According to the results of a study done in Serbia, there is some correlation between employee age and level of job satisfaction. The findings indicate that employees in the age range of up to 30 years have the highest rate of job satisfaction (Djordjević et al., 2017). Results regarding gender revealed that women between the ages of 20 and 30 had the highest degree of work satisfaction (Djordjević et al., 2017). It becomes evident that there is a significant amount of variability in these diverse outcomes. Indeed, academics acknowledge and agree that fluctuations in work satisfaction with time. However, over the course of several decades, conflicting results have been obtained about the nature of the link between work satisfaction and time. An important addition to this study is the resolving of the many contradictions in the body of information about the correlations between age and job satisfaction measurements, especially in the context of Fortune 500 companies.


Sampling Strategy

The primary study will be carried out to examine the hypotheses that were previously stated. The research will be conducted by delivering online questionnaires to Fortune 500 companies operating in the US. One section of the survey will ask about the respondents’ general characteristics, such as their gender, age, number of years of employment, degree of education, and place within the organizational hierarchy. The Job Descriptive Index (JDI), which gauges job satisfaction, will be implemented in the questionnaire’s second section. It is required to get informed permission from potential research participants by outlining the study’s main components and the participation obligations. One of the critical elements of the moral conduct of studies involving humans is the procedure of obtaining informed permission. A digital consent document, including the necessary information, will be made available, and prospective participants will be shown it as part of the consent procedure.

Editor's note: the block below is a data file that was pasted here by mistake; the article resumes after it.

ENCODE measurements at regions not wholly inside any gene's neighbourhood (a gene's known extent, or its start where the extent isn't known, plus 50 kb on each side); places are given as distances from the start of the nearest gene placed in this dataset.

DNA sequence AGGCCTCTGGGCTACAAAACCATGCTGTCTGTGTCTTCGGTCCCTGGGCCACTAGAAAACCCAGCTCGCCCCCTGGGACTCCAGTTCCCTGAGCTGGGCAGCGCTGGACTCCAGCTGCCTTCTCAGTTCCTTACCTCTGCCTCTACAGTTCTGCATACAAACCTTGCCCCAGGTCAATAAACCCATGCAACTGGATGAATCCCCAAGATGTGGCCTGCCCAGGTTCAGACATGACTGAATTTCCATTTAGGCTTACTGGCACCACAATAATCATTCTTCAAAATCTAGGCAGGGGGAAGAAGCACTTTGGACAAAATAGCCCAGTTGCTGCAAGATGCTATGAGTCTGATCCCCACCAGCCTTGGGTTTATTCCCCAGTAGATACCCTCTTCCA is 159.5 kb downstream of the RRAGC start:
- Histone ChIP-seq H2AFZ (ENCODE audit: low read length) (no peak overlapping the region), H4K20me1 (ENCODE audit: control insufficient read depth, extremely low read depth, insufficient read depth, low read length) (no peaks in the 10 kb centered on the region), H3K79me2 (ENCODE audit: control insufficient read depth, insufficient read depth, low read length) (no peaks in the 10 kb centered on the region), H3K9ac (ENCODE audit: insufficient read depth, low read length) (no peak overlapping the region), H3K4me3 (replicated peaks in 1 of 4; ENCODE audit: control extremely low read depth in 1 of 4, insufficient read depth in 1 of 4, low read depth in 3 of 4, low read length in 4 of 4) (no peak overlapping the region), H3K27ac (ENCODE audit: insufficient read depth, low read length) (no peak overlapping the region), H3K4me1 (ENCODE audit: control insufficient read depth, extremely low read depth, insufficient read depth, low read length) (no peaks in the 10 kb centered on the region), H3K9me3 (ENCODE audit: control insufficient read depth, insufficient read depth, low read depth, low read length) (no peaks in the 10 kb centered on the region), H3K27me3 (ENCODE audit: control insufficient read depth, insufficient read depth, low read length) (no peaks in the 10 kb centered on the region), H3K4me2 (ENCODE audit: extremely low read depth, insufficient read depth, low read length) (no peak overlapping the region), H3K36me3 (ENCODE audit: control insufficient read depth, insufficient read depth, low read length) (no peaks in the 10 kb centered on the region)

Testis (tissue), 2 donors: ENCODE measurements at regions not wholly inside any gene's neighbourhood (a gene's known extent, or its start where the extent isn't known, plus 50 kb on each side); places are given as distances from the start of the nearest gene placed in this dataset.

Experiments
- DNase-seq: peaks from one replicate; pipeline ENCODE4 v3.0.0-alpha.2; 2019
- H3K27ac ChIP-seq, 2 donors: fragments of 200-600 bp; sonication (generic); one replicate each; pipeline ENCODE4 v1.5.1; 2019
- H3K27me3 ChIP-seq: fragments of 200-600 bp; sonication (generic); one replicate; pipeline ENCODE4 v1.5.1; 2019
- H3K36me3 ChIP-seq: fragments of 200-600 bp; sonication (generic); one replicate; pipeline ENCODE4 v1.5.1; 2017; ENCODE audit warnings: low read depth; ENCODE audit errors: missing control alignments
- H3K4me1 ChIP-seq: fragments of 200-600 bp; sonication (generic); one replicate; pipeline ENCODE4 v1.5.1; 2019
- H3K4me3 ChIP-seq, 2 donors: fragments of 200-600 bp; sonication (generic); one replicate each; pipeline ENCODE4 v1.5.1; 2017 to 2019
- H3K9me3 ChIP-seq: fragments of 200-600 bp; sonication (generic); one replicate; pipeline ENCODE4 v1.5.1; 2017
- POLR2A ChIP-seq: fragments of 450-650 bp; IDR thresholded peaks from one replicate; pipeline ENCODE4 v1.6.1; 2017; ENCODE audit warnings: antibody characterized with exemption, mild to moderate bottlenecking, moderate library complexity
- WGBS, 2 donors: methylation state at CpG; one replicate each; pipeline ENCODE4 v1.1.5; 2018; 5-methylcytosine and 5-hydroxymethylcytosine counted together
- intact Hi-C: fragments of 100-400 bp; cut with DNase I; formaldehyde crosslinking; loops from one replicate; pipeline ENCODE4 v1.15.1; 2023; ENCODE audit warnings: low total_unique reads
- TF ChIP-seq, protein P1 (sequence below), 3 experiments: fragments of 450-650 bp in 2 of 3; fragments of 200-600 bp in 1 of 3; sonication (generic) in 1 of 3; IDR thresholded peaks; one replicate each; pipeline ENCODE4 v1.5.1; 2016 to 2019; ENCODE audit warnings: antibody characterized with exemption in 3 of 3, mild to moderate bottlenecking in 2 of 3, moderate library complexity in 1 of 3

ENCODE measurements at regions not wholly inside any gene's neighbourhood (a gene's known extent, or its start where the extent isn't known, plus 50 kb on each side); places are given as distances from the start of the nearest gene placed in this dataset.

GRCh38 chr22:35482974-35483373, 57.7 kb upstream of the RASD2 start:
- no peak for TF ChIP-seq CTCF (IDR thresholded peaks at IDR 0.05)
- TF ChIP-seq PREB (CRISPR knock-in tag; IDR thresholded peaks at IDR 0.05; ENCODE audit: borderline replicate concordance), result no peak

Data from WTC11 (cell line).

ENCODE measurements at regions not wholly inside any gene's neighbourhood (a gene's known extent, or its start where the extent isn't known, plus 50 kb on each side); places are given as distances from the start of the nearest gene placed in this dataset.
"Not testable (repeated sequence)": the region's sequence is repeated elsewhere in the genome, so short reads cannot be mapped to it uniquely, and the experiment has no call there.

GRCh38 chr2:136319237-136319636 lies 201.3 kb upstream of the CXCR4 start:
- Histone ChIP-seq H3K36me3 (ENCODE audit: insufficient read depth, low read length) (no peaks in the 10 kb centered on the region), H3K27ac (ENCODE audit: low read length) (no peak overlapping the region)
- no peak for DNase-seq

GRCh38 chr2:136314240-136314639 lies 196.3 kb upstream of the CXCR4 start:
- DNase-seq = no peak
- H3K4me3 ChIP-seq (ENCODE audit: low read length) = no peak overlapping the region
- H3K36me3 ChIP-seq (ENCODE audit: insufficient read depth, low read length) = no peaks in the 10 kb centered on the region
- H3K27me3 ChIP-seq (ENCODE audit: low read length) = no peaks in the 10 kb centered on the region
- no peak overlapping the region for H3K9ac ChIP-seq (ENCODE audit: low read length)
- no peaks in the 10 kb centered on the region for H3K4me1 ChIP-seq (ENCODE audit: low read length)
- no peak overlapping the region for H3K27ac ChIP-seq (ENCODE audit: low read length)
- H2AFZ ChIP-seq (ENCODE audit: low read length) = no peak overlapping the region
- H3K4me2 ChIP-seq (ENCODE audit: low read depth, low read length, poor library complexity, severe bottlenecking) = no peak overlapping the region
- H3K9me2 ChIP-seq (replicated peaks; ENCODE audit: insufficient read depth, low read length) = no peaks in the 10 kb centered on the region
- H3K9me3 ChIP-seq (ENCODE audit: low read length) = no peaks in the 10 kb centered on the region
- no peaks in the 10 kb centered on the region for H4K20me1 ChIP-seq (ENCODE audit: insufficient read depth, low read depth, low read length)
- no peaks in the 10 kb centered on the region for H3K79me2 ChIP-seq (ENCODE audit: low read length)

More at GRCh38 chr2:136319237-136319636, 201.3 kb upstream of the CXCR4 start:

Initially, the research will consist of about 100 respondents who work for five to ten running organizations. In the sample’s population breakdown, females will make up all of the individuals. In terms of the age structure, there should be equitable distribution amongst generational groups. Thus, stratified random sampling would be the most appropriate sampling technique for this study. This sampling technique divides the target population into homogeneous, mutually exclusive segments and then randomly selects a sample from each segment (Iliyasu & Etikan, 2021). Consequently, it would be the most convenient method in terms of allocating female participants according to their age group.


This study’s setting will be limited to an online questionnaire, with no face-to-face interaction necessary. Given the employees’ heavy workloads, this environment is the most practical for speedier data collection and the one where the participants are most likely to be cooperative. The sample is drawn from the female workers at the 2022 Fortune 500 businesses. The businesses on the Fortune 500 list are all significant businesses with strong human resources, a deeper appreciation of values, and a more pressing need for the creation of mission statements (Lin et al., 2019). The list combines privately owned businesses with publicly disclosed revenues with publicly listed corporations. In some studies on cross-cultural business and management, the Fortune 500 list is used as a sample group of big businesses.